Kindergarten Is the Model for Lifelong Learning
Let's keep teaching creativity throughout school and adulthood.
Credit: Wesley Bedrosian
Ever since the first kindergarten opened in 1837, it has been a place for telling stories, building castles, painting pictures, making friends, and learning to share. But kindergarten is undergoing a dramatic change.
In today's kindergartens, children are spending more and more time filling out worksheets and drilling on flash cards. In short, kindergarten is becoming more like the rest of school.
Exactly the opposite needs to happen: We should make the rest of school (indeed, the rest of life) more like kindergarten.
What's so special about kindergarten? As kindergartners playfully create stories, castles, and paintings with one another, they develop and refine their abilities to think creatively and work collaboratively, precisely the abilities most needed to achieve success and satisfaction in the 21st century.
Underlying traditional kindergarten activities is a spiraling learning process in which children imagine what they want to do, create a project based on their ideas (using blocks, finger paint, or other materials), play with their creations, share their ideas and creations with others, and reflect on their experiences -- all of which leads them to imagine new ideas and new projects. This iterative learning process is ideal preparation for today's fast-changing society, in which people must continually come up with innovative solutions to unexpected situations in their lives.
If this approach is so well aligned with current societal needs, why do we so rarely support it in classrooms? One reason is that our society and our educational system don't place enough value on creative thinking.
Another reason is a lack of appropriate media and technologies: Wooden blocks and finger paint are great for learning kindergarten concepts (such as numbers, shapes, sizes, and colors). But as children get older, they want and need to work on more advanced projects and learn more advanced concepts. To do that, they need different types of tools, media, and materials.
This is where I believe digital technologies can play their most important role. If properly designed and used, new technologies can extend the kindergarten approach, allowing "students" of all ages to continue learning in the kindergarten style and, in the process, to keep growing as creative thinkers.
In my research group at the Media Lab at the Massachusetts Institute of Technology, we've been developing new technologies specifically to support the kindergarten approach to learning. For example, we've collaborated with the Lego Group since 1985 on a collection of robotics construction kits that enable children to imagine and create interactive inventions in the same spirit as kindergartners build towers with blocks.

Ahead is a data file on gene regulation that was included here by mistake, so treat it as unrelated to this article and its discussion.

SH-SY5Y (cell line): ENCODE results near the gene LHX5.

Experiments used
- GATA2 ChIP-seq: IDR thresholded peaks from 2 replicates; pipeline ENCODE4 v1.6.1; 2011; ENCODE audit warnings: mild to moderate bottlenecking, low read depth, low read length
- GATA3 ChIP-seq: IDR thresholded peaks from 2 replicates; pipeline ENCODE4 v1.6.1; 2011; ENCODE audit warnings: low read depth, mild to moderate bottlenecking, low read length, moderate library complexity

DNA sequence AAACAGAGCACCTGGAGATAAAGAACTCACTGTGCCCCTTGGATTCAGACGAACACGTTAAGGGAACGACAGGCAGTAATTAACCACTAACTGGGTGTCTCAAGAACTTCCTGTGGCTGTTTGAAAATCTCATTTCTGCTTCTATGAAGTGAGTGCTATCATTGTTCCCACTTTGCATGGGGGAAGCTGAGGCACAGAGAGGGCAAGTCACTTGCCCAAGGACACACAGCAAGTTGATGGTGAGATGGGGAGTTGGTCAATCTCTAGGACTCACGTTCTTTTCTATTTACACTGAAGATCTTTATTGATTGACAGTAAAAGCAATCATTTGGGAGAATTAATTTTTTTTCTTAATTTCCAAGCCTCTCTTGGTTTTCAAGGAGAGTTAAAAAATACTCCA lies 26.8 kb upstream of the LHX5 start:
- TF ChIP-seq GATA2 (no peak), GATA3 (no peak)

Recently, we've developed a new programming language called Scratch, which brings the kindergarten learning approach to the computer screen. With Scratch (available as a free download), children can create their own interactive stories, games, and animations and then share their creations on the Web. A vibrant online community has developed around Scratch, as users present more than a thousand new projects on the Scratch Web site each day. Some 250,000 people participate in the community, most of them ages 8-16.
One active participant in the community is a 13-year-old girl with the name BalaBethany (not her real screen name). As her first Scratch project, BalaBethany created and shared an animated story with anime characters. Other members of the online community responded positively, posting glowing comments under her project. Encouraged, BalaBethany began to create and share new anime stories on a regular basis, like episodes in a television series.
BalaBethany periodically added new characters to her stories. At one point, she got an idea: Why not involve the community in the process? She created and uploaded a new Scratch project that announced a contest: She asked other community members to design a sister for one of the characters. The project received more than 100 comments. One was from a community member who wanted to enter the contest but didn't know how to draw anime characters. So BalaBethany produced another Scratch project: a step-by-step tutorial that demonstrates a 13-stage process for drawing and coloring an anime character.
Credit: Wesley Bedrosian
I see BalaBethany as a case study of lifelong kindergarten. She is using Scratch to imagine, create, play, share, and reflect. In the process, she is refining her programming and artistic skills -- and she's developing as a creative thinker. Our ultimate goal is a world full of playfully creative people who, like BalaBethany, continue to learn as kindergartners do.